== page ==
Social Media Case Study

A client of ours has recently presented us with the following scenario….

A new starter, Connor, who has less than six months service, is a member of a religious group who actively creates and publishes online video content on YouTube and Facebook, with the intent to offer guidance to their audience. Connor creates and publishes videos in his personal time.

One of the videos posted by Connor contains strong homophobic content and is brought to the attention of management by another employee, Derek. Derek says that a client found the video online and complained to him. When asked, Derek would not name the client, and whilst not gay Derek said he felt unsafe working alongside Connor after watching his video.

Connor has freedom of speech and the right to post online about his beliefs, especially in his personal time and via personal social media accounts. When asked Connor did not deny posting the video in question and stated that he was quoting verses from the Bible.

We advised an investigation to establish the following… 

  • Why does Derek say that he does not feel safe at work?
  • What exactly is the content of the video?
  • How is the video being perceived as intimidating?
  • How did the video come to the attention of the client?
  • Is this a grievance from Derek?
  • Is a personal activity now becoming an issue?
  • Has Connor affiliated the business within the video?
  • How is it affecting the work environment?
  • Can Derek continue to work with Connor?
  • Have the client and Connor connected on social media?
  • Is there a Social Media Policy in the Staff Handbook?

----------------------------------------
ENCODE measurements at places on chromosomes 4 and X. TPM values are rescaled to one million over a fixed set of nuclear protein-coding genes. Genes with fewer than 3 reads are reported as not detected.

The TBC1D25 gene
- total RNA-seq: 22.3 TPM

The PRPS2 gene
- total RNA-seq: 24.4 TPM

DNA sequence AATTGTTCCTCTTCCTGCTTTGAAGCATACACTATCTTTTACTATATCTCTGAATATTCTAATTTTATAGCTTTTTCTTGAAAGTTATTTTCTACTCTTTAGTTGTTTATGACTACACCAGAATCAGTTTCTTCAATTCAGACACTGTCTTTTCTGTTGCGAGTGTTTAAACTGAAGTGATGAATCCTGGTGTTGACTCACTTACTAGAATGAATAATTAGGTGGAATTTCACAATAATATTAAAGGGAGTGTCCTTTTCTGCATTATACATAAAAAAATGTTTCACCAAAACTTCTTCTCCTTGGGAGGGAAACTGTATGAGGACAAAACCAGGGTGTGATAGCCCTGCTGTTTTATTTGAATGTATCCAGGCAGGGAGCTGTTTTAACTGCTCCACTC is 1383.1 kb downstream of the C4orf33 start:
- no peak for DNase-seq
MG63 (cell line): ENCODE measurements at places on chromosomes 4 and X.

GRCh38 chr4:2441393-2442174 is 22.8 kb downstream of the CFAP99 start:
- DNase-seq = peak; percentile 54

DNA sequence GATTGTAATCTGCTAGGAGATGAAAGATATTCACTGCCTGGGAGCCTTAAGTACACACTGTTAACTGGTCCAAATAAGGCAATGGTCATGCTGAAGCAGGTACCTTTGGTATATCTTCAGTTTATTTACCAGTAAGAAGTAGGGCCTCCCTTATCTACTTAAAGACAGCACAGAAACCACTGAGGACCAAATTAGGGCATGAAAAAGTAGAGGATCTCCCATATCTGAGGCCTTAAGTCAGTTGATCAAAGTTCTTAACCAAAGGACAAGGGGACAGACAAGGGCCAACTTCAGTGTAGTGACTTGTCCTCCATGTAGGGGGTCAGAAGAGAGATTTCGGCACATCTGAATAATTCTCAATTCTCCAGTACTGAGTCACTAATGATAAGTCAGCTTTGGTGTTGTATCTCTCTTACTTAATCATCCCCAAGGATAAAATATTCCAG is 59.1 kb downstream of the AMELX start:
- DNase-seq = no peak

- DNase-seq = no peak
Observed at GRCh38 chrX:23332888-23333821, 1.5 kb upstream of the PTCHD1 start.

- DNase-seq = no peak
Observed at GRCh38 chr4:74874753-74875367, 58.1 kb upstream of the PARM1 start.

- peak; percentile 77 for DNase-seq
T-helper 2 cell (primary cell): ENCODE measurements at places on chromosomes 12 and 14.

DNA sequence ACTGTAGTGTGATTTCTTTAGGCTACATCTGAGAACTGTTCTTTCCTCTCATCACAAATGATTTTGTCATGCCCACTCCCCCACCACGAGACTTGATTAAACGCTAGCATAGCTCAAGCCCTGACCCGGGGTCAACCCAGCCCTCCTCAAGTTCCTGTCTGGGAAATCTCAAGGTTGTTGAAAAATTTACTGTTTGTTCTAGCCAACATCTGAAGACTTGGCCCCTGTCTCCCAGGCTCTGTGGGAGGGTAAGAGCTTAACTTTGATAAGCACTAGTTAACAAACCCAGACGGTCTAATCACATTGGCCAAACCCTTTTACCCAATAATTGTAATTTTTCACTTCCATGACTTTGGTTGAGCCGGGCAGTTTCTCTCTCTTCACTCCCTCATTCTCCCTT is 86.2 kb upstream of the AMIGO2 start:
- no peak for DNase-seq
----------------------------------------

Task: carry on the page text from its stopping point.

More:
• Are Connors activities in breach of this Policy?
  • Is the Social Media Policy comprehensive enough?
  • Is the content of the video homophobic?
  • Is there an Equal Opportunities Policy in place?

We advised our client to… 

Treat Derek’s complaint as a grievance. There is a duty of care to ensure that all employees feel safe at work. Derek did not want to disclose his source of information, which frustrated the investigation.

It was confirmed to Derek that Connor is entitled to freedom of speech and unless a direct link between the video and the company is found there is not much that can be done, despite the fact Derek disapproved of the content. In addition, it is a reminder that Equal Opportunities and Social Media Policies are a vital component of the Staff Handbook.

Connor was invited to an investigatory meeting to discuss this, and he was made aware that his videos could be perceived as offensive by other individuals and that such opinions cannot be expressed in the workplace.

Connor openly accepted that he had created the videos, to validate his religious conviction however on reflection he understood that others may not share his views and volunteered to take the videos down. This was done with immediate effect.

Furthermore he was asked to ensure his accounts are set to private and that there are no links between his accounts and the business.

If any of the above sounds familiar please call AHR Consultants on 0345 076 2288 to ensure that the actions you take protect you and the business.

Whilst the scenario above is uncommon it is a perfect example of personal and professional life merging.

Our client has given consent for us to use this case study. The scenario is real, the names are not. All names have been changed to protect the employees and the business.

World Mental Health Day 2017

The theme this year is workplace wellbeing. This means that employees and employers can get involved in supporting themselves, colleges and employees in the workplace.

Mind have released a series of videos to give more information and to also support in workplace wellbeing:

Take a deep breath 

Learning to breathe more deeply can make you feel a lot calmer and increase your sense of wellbeing. Take five minutes to try out this simple breathing exercise. Once you’ve got the hang of it you can use this technique anywhere – at work, at home or on the bus or tube – anytime you feel your stress level rising or need a moment of calm.


One third of fit notes (aka sick notes) in the UK are now for mental health. An investigation across the NHS found that five million employees are signed off worked each year, 31% of which is for mental health.